Since "postmodernist and modernist" are just perspectives, is it necessary for modernist counselors to embrace more Postmodern ideas?

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M.P. Ossa | College Teacher | (Level 1) Distinguished Educator

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In the 2010 essay "Consequences of the Postmodernist Vision: Diversity as the Guiding Value for the Counseling Profession", Hansen defines postmodernist perspectives as "anti-essential", and "multidimensional" and modernist perspectives as "essential" and "one-directional". This does not place negative criticism over either perspective, but does invite to consider what the Postmodernist perspective proposes: that the individual is not just one essential character, but may current and potential characters that should be addressed with equal consideration. 

Simply put, multiple and often discordant, internal voices speak within every individual, and there is no reason to unify these voices into some congruent whole. Indeed within the postmodernist vision, the humanistic ideal of identity congruence places extraordinary limits on the freedom, creativity, and adaptability of identity processes.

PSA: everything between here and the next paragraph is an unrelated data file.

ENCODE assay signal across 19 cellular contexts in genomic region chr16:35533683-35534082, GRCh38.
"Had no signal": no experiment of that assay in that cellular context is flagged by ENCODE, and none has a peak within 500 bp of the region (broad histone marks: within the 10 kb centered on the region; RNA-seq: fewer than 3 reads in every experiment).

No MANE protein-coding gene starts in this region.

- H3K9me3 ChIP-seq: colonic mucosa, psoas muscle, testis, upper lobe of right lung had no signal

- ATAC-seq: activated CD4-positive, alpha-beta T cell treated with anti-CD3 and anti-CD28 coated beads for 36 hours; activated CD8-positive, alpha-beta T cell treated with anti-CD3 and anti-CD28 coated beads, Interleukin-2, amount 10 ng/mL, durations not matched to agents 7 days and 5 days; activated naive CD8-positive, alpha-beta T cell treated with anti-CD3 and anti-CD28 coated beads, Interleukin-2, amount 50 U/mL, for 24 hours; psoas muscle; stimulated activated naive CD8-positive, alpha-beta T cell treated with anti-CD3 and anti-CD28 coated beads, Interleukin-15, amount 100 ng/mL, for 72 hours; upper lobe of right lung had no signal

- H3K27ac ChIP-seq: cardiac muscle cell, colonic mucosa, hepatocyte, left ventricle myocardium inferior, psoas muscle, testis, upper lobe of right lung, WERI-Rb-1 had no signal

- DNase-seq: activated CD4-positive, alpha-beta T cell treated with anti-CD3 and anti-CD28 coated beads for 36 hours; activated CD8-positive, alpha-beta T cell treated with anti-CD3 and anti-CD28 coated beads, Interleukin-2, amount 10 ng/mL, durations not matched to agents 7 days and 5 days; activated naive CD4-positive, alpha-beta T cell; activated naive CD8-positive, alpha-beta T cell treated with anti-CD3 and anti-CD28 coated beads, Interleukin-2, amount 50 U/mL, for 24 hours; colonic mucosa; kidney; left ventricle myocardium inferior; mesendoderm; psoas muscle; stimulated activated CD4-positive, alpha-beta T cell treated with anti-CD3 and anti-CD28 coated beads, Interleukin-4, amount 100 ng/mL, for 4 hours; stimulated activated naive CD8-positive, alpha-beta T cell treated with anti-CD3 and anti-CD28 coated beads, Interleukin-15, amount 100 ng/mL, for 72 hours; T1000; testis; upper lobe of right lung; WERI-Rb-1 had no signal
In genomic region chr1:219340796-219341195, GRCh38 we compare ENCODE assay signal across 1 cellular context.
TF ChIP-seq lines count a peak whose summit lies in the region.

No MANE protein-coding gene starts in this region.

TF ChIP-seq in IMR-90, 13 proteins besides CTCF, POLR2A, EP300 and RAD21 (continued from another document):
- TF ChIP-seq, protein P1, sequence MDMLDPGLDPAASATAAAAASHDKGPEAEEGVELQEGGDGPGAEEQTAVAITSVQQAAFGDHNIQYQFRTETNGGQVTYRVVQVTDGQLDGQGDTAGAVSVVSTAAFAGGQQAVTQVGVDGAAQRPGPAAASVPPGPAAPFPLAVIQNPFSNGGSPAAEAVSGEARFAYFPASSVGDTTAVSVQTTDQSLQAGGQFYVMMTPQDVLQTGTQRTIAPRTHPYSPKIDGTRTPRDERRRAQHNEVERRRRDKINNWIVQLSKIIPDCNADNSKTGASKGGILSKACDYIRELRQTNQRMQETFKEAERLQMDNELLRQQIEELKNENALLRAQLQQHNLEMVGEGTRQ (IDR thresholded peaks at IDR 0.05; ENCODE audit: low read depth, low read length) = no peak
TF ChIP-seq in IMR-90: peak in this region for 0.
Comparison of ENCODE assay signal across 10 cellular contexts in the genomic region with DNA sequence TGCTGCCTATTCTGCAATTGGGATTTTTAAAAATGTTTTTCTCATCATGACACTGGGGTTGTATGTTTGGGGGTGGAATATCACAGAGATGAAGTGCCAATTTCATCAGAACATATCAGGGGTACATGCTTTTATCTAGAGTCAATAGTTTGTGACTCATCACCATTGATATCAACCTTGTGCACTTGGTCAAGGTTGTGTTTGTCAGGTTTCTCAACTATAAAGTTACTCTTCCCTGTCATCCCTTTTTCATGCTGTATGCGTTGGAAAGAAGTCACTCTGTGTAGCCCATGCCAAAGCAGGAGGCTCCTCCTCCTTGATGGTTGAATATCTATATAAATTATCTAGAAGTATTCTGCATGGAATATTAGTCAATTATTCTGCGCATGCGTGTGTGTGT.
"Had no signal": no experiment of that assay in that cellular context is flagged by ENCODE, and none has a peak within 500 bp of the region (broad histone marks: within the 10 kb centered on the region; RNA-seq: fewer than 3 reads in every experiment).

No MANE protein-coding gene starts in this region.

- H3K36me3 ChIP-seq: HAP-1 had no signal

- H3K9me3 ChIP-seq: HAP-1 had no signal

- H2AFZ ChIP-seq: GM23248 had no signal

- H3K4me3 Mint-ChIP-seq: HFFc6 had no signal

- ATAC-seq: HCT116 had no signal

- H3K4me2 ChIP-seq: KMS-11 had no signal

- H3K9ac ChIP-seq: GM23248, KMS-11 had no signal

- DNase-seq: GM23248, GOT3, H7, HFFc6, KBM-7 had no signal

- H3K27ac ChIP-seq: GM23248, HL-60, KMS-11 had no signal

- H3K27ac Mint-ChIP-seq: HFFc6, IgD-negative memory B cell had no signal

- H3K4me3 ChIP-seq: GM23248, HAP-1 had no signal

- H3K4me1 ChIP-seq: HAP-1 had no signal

This entails that there is a reality at hand that may be currently ignored by modernist thinkers, and that addressing such reality should bring about better results. This is no different than doing the same thing in other professions: considering the whole client and not just a fragment of the client results in the application of multiple strategies and different interventions. The same goes with medicine, teaching, law practices, and even general mechanics: understanding the multidimensional nature of the task at hand leads to a fuller and richer experience. 

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